Title: Optimization Algorithms for Calibrating Cropping Systems Simulation Models - A Case Study with Simplex-derived Methods Integrated in the WARM Simulation Environment
Citation: Italian Journal of Agrometeorology/Rivista Italiana di Agrometeorologia vol. 11 no. 3 p. 26-34
Publisher: Associazione Italiana di Agrometeorologia
Publication Year: 2006
JRC N°: JRC35586
URI: http://publications.jrc.ec.europa.eu/repository/handle/JRC35586
Type: Articles in periodicals and books
Abstract: Calibration is the process of adjusting parameters values to obtain a good fit between model outputs and observations. The objective is to later apply the model to conditions similar to those characterizing the data used for the calibration. Even if calibration is a standard in model application, it is a high risk procedure. The purpose of calibration is to determine the values of unknown variables or parameters on the basis of their effects; the underlying risk of calibration is to degrading a mechanistic model to a totally empirical model very similar to a regression model, but without the statistical support to the conclusion drawing from the latter type of model. A reliable calibration process includes four steps. Step 1 is to define a criterion to evaluate the performance of a model in terms of an objective function; step 2 is to select the variables (or parameters) that will be calibrated; step 3 is to select an appropriate algorithm for minimisation (or maximisation) of the objective function; step 4 is the test of calibration results against new data sets. This paper focuses on step 3, and in particular on discussing, testing, and comparing two optimization algorithms derived from the simplex method: a bounded version of the Downhill Simplex (BS) and a modified version of the Evolutionary Shuffled Simplex (ESS). The two algorithms, selected because they do not use derivatives (crop models are strongly not-linear), were tested using two standard benchmark functions for optimization methods: the Rosenbrock and the Rastrigin functions. Results show that, even if BS requires few model evaluations, in some cases it is not able to find a global minimum in a multidimensional complex hyperspace. In this case, a more performing algorithm (such as ESS) should be used. The two algorithms have been introduced in the WARM simulation environment, allowing WARM to run automatic calibrations using both methods. Some results are presented.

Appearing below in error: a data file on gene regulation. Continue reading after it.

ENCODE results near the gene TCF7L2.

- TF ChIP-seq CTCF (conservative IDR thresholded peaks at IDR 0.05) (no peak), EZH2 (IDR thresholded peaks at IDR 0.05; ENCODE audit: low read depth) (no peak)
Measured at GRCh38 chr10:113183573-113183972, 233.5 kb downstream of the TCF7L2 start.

JRC Institute:Space, Security and Migration

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